Every bumster, every pushy salesman, every nosy lady with a flaccid breast hanging out to feed a screaming infant--they all ask me the same sequence of questions. "Which country?" "Are you piss-corpse?" "Can you take me America?" And finally, "How long since you come here?" After I add up the months for this last one and reply, I usually get a flood of praise for how well I speak Mandinka or for how long I have been working for the betterment of Gambians. Either of these might be flattering if they weren't part of a pitch to get money or a ticket overseas. But these exchanges do serve as a continuous count-down of my service, so I am pretty much always aware of how long I have been here. My reply is edging ever closer to that big twelve-month mark, and I have been trying to take stock of what that means to me.
First of all, it means that my term of service is not quite half over. It's funny how it can seem like I should be almost done and that I just got here simultaneously. There is still over a year to try to get new projects done, see different parts of the Gambia, meet new people, and who knows what else. On the other hand, we are no longer the new group in the country, with one education group sworn in and a health and environment group on the way next month. My swear-in group is in a sort of limbo between the doe-eyed rookie and the crusty veteran.
Second, it means that I feel that I am hitting a stride in a lot of ways--like dealing with the various solicitors I meet in the street. I make a real effort not to be one of those angry volunteers who always assumes someone approaching them is a creep only out for money. At the same time, I don't want to open myself up to every person who comes by and end up bitter at being cheated and molested constantly. I try to maintain a certain guardedness without being impolite until I can assess the character of someone new, and then I either open up or say "no thank you" and move quickly on.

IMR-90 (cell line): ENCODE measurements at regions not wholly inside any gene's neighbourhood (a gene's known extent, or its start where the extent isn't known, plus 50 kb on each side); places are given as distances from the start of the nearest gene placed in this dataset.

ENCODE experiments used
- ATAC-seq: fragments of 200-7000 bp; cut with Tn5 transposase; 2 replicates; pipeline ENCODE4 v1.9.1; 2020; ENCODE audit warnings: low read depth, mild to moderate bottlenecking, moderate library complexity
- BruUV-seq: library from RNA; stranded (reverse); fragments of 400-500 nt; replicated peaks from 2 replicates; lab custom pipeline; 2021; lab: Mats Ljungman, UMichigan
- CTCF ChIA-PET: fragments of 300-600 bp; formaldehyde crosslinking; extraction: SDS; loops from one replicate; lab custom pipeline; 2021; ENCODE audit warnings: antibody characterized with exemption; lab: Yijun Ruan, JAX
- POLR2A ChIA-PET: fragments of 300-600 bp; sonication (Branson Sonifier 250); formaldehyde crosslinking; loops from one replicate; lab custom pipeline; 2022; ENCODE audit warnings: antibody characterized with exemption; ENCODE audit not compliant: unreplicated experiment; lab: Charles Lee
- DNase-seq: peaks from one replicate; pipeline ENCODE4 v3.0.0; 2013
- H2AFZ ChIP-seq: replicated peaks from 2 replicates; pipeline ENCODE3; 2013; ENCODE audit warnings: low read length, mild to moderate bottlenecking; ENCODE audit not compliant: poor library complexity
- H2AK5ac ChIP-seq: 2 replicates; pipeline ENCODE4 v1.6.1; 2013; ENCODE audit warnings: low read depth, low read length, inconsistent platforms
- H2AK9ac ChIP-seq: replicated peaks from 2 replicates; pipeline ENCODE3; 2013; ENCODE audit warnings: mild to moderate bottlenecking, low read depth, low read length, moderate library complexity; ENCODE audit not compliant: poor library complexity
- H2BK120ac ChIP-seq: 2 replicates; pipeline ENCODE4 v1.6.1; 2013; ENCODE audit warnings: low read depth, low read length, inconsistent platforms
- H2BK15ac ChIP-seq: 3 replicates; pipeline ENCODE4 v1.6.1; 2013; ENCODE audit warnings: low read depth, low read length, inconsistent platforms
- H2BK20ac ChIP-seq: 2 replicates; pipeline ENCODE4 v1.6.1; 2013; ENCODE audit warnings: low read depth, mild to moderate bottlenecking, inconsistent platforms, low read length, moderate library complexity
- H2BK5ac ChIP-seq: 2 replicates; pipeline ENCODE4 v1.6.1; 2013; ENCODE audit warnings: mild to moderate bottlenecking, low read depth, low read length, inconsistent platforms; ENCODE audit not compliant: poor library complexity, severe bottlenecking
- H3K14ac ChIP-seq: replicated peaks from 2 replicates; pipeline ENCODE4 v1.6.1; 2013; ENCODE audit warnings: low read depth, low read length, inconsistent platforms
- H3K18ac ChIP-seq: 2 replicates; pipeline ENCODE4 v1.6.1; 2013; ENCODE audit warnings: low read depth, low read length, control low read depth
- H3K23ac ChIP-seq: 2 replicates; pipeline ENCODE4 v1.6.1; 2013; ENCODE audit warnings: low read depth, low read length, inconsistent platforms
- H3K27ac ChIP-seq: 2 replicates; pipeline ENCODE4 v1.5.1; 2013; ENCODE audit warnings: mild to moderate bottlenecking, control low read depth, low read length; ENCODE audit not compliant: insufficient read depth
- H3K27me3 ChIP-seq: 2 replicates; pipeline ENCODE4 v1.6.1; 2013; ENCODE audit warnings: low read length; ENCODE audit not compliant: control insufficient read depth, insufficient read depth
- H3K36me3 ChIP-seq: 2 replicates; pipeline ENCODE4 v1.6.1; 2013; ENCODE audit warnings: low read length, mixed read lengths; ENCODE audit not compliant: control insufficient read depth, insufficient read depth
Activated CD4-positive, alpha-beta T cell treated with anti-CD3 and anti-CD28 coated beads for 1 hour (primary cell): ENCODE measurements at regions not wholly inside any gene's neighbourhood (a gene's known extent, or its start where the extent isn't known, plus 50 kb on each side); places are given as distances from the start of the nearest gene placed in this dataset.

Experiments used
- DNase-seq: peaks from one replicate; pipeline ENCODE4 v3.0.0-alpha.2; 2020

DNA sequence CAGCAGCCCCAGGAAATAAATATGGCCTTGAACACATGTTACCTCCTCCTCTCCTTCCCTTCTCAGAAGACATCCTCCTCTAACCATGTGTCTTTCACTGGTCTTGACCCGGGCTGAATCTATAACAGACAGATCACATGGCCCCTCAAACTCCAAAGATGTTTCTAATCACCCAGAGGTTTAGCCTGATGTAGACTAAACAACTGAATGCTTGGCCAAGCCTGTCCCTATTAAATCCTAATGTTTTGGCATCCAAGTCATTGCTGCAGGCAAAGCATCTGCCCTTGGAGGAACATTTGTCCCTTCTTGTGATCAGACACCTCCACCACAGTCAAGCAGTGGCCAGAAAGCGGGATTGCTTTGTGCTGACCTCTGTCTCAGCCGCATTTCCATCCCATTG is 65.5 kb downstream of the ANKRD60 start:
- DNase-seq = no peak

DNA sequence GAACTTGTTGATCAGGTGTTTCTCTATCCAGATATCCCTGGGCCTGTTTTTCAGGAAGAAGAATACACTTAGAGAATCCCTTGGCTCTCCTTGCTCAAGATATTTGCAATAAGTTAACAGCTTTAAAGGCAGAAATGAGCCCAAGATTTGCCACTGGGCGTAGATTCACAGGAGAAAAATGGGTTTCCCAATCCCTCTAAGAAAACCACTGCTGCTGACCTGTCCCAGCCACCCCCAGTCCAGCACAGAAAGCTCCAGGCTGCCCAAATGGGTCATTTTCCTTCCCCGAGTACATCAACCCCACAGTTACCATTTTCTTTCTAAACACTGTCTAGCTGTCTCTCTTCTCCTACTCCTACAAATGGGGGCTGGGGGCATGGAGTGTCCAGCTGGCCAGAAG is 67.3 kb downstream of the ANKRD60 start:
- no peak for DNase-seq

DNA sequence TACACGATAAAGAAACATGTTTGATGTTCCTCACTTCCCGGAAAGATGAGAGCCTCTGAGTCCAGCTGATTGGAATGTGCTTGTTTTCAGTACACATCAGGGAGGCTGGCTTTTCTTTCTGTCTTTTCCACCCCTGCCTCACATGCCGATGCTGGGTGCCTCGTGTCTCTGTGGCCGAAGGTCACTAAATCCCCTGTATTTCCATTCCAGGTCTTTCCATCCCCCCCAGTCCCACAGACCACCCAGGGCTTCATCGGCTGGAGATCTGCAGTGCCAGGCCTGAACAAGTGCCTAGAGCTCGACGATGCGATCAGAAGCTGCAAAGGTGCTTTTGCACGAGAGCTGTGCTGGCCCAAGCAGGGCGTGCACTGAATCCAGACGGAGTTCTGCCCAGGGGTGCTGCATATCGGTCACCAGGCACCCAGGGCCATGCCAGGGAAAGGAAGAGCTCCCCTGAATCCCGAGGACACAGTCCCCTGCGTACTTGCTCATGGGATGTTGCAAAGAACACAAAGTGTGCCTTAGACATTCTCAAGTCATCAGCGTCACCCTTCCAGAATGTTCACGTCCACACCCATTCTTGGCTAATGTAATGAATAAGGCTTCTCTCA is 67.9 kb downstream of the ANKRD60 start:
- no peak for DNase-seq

One last thing that the year mark is making me consider is, "What I would have been doing if I were in the the States?" The standards for accomplishment in the U.S. are quite a bit higher than here, so in terms of actual, honest-to-God work, I would almost certainly have more hours under my belt. But what about the results? All I did in the year before I came here was sling bagels and coffee and wait tables. This made me a few bucks (which I mostly blew) but provided me with no real lasting accomplishment. All I can chalk that year up to is life experience. Since I have been here, however, I have been involved in a lot of projects that have the potential to change things for the better in a place where change is desperately needed. With village residents, I planted over 500 trees. I taught people about malaria and how to prevent it with mosquito nets and locally made repellent. I helped write vaccination records and weigh babies and child welfare clinics, and educate women about malnutrition.
None of these things is guaranteed to have an impact. The trees could all be eaten by goats. That's not a joke, it's a distinct possibility. The people who heard the malaria and child health talks may or may have not been paying attention. Even if they were, it might not change their actions. I could have done more with the time I have been given. Basically, all of this could amount to nothing. Some of it almost definitely will. But if just a few things take, if just one or two parents start taking better care of their kids, if there are a few more trees in a declining forest, if a few less people get malaria, or a few kids become interested in learning and thinking about things, then that means a lot more to me in the long run than having been a damn good bagel baker.